|Title||Governor of Serbia|
|Religion||Serbian Orthodox Christianity|
After the Ottoman conquest of Thessaly in 1394, the ruling Angeloi Philanthropenoi family took refuge in Serbia. A grandson of either Alexios or Manuel, Mihailo Anđelović, served as an official at the court of Đurađ and Lazar Branković.
Mihailo's brother Mahmud was captured in his infancy by Ottoman soldiers as part of the Devşirme system and was brought to Edirne, where he was converted to Islam and became a Janissary (Infantry unit of the Sultan). Mahmud later rose to the highest ranks of the Ottoman Empire, becoming beylerbey (governor-general) of Rumelia (Ottoman Balkans) in 1451 and Grand Vizier in 1455. Thus, in the negotiations between Serb despot Lazar Branković and Mehmed II in 1457, the two sides were represented by the brothers Mihailo and Mahmud Anđelović.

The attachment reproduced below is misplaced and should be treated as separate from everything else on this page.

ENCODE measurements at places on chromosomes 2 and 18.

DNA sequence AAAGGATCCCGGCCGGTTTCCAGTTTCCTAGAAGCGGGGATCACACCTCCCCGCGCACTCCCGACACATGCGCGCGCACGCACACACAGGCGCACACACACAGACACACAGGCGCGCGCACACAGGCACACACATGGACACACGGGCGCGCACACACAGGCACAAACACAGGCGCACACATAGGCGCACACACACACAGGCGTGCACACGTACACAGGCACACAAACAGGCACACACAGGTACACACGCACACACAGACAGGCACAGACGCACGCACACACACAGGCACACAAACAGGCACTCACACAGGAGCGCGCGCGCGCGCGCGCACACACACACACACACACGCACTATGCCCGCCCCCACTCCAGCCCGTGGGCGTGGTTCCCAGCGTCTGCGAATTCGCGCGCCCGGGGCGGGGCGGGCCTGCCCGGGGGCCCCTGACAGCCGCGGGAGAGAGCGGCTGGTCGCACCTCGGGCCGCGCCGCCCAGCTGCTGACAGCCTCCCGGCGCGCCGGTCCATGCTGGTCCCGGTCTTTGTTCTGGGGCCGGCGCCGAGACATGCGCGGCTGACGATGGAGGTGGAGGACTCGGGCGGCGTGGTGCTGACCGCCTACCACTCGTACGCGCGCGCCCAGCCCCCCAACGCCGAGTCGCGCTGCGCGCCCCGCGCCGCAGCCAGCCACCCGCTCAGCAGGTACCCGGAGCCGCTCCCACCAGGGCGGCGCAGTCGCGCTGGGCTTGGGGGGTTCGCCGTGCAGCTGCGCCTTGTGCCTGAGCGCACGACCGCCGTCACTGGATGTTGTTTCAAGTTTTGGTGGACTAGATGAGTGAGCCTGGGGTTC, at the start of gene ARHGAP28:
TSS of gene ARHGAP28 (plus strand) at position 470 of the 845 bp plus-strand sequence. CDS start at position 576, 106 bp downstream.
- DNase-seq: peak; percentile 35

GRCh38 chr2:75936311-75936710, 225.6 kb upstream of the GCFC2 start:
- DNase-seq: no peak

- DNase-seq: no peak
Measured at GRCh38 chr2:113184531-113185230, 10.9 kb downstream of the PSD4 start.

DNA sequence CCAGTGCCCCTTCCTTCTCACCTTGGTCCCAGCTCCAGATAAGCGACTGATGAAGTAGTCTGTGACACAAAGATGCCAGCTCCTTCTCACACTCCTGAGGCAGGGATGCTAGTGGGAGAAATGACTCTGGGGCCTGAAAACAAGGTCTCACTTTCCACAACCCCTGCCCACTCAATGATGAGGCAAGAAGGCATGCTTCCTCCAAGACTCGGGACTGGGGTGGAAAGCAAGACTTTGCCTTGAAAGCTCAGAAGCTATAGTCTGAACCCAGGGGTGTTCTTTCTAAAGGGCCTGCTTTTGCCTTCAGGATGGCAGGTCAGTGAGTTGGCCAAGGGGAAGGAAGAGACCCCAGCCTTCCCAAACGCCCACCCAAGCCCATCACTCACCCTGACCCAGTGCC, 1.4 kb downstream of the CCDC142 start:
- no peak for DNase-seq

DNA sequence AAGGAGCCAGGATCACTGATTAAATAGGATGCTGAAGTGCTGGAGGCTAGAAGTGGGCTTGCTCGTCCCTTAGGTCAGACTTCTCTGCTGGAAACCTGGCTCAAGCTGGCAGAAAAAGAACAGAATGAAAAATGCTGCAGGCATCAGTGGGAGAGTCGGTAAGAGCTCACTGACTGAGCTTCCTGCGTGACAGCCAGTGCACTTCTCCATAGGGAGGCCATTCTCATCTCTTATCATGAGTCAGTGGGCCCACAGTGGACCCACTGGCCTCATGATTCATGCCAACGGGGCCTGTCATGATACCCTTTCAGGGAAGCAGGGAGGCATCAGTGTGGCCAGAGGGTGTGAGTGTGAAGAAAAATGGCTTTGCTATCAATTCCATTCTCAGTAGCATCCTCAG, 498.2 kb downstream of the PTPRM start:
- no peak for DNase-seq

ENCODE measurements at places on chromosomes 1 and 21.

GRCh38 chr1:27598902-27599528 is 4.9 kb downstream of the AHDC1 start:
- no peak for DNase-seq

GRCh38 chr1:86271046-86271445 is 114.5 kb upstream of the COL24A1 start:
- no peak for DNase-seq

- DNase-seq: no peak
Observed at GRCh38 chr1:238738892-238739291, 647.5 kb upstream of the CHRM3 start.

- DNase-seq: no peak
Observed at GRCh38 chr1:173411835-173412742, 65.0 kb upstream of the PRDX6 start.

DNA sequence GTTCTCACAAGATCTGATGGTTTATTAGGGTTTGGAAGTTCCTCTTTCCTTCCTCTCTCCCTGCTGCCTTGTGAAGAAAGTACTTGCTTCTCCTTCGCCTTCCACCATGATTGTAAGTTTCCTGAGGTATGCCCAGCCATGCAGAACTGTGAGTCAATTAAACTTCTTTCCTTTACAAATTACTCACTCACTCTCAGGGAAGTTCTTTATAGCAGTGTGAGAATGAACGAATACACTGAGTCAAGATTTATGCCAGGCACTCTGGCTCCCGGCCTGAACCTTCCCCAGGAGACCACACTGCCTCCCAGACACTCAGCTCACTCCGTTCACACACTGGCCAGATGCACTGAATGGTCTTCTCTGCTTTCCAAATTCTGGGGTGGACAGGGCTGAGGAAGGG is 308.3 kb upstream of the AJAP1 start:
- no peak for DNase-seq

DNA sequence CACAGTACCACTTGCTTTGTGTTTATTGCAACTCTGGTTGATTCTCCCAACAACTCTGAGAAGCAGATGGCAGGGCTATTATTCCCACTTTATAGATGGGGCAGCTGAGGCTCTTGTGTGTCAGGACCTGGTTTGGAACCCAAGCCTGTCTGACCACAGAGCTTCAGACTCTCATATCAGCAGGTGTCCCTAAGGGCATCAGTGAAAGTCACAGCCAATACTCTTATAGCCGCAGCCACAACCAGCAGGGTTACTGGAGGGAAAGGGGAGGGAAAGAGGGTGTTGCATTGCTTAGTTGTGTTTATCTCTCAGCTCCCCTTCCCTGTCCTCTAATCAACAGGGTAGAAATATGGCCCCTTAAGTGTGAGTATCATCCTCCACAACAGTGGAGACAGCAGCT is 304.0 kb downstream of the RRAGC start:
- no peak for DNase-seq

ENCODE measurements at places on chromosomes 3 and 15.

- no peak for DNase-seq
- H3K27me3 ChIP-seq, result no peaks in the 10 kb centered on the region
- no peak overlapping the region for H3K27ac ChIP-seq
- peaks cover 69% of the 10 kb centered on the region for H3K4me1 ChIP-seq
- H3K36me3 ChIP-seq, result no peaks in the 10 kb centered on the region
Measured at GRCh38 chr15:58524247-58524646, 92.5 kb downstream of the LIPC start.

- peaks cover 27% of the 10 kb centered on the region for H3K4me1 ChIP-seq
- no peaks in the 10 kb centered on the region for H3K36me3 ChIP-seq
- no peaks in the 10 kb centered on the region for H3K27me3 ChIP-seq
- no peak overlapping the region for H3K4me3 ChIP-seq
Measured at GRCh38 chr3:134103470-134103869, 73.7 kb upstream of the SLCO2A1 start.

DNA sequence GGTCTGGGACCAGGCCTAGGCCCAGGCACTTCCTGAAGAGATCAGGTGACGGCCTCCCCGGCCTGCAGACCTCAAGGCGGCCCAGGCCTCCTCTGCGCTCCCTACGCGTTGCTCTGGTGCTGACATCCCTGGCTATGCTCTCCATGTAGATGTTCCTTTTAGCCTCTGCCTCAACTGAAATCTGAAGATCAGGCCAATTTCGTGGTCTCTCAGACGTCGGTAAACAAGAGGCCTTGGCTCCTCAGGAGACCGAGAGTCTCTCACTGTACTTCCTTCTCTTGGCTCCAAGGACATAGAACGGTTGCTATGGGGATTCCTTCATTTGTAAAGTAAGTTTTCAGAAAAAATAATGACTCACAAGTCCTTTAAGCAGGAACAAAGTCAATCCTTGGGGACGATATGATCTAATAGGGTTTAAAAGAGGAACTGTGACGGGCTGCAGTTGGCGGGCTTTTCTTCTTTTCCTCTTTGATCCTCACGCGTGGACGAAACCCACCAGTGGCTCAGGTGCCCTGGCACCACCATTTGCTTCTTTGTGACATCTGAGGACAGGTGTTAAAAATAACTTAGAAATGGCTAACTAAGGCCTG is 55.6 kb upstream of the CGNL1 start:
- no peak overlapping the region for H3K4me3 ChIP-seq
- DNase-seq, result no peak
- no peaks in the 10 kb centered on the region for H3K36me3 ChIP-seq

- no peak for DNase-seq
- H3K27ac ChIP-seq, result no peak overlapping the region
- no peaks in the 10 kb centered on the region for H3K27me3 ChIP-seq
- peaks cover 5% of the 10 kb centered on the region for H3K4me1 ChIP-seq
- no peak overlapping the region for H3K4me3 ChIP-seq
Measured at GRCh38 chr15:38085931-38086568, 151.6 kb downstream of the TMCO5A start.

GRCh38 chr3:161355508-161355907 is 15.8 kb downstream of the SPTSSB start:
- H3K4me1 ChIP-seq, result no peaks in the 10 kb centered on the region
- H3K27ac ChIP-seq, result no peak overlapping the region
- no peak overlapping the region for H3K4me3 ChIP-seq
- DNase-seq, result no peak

Because Lazar Branković had no sons, a three-member regency was formed after his death. It included Lazar's brother, the blind Stefan Branković, Lazar's widow Helena Palaiologina and Mihailo Anđelović, the 'governor of Rascia'. Mihailo hoped to rise as a Despot of Serbia but after having secretly let a company of Ottoman soldiers into Smederevo, he was imprisoned in March 1458 and Stefan became despot in his own right.
Later, Mihailo and Mahmud Anđelović's Byzantine-Serbian descent and their blood relations with many Eastern Orthodox Christians from the Balkans and Anatolia were important for the future establishment of Islamic rule there. The use of kuls of Christian origin in high positions of the Ottoman court minimized the risks that they had to face in conquering and assimilating large Christian territories and populations.
||Governor of Serbia
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